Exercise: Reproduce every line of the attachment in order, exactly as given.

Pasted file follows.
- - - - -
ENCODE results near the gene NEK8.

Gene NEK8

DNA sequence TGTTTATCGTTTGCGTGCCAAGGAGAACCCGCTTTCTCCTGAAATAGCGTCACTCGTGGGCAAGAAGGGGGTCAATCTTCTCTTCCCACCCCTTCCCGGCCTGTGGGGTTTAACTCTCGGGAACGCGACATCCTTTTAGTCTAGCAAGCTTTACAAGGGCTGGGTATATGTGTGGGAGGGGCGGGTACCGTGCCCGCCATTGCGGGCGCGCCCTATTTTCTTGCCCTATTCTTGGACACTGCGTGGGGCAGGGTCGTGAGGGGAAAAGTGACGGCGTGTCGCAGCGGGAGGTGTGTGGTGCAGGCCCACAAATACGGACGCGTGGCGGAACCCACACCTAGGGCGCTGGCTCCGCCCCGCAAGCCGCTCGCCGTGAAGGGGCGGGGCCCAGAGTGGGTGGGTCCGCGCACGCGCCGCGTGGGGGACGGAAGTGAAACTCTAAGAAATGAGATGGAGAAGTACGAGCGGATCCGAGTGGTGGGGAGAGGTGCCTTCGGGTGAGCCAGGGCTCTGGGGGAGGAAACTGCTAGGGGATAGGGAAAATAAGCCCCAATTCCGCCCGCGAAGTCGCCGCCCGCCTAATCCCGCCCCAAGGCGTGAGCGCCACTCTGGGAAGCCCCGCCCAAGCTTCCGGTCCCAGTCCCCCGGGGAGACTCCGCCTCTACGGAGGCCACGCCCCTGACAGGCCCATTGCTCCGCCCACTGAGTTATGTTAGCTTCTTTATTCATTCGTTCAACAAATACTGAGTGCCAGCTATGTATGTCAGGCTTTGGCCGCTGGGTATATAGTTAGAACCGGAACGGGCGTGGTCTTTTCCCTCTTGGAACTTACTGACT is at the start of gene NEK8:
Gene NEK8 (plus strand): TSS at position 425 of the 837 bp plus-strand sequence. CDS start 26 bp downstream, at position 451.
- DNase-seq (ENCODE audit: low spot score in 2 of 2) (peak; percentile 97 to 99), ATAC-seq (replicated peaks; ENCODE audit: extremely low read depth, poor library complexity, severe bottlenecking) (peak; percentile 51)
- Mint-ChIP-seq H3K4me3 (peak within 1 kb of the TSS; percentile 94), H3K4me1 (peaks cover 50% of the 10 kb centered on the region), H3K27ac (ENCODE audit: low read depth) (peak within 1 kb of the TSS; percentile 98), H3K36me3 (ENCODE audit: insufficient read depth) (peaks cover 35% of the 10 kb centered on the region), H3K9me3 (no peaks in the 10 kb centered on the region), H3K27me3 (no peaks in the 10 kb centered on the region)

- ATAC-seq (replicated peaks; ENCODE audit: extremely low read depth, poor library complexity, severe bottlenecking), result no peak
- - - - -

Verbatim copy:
ENCODE results near the gene NEK8.

Gene NEK8

DNA sequence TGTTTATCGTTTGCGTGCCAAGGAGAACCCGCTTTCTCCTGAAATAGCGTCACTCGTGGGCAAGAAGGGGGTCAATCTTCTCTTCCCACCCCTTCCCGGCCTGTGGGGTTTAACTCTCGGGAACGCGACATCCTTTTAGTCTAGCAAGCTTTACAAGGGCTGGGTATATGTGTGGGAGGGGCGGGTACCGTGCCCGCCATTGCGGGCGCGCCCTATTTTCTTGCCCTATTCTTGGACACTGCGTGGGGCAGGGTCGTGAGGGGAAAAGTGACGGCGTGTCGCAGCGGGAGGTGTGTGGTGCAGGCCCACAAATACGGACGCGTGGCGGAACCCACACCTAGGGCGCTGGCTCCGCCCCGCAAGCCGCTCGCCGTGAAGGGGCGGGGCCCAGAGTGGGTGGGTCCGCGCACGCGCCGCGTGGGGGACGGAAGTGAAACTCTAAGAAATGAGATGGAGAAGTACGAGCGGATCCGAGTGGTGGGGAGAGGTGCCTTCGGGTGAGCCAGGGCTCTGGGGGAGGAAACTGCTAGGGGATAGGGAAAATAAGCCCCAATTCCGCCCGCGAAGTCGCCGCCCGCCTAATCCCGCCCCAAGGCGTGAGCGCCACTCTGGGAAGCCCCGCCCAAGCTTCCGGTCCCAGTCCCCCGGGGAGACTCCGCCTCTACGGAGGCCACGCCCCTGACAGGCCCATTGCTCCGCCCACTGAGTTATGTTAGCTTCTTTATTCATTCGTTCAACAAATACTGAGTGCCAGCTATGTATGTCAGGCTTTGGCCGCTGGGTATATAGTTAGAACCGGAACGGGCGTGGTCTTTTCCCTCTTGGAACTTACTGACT is at the start of gene NEK8:
Gene NEK8 (plus strand): TSS at position 425 of the 837 bp plus-strand sequence. CDS start 26 bp downstream, at position 451.
- DNase-seq (ENCODE audit: low spot score in 2 of 2) (peak; percentile 97 to 99), ATAC-seq (replicated peaks; ENCODE audit: extremely low read depth, poor library complexity, severe bottlenecking) (peak; percentile 51)
- Mint-ChIP-seq H3K4me3 (peak within 1 kb of the TSS; percentile 94), H3K4me1 (peaks cover 50% of the 10 kb centered on the region), H3K27ac (ENCODE audit: low read depth) (peak within 1 kb of the TSS; percentile 98), H3K36me3 (ENCODE audit: insufficient read depth) (peaks cover 35% of the 10 kb centered on the region), H3K9me3 (no peaks in the 10 kb centered on the region), H3K27me3 (no peaks in the 10 kb centered on the region)

- ATAC-seq (replicated peaks; ENCODE audit: extremely low read depth, poor library complexity, severe bottlenecking), result no peak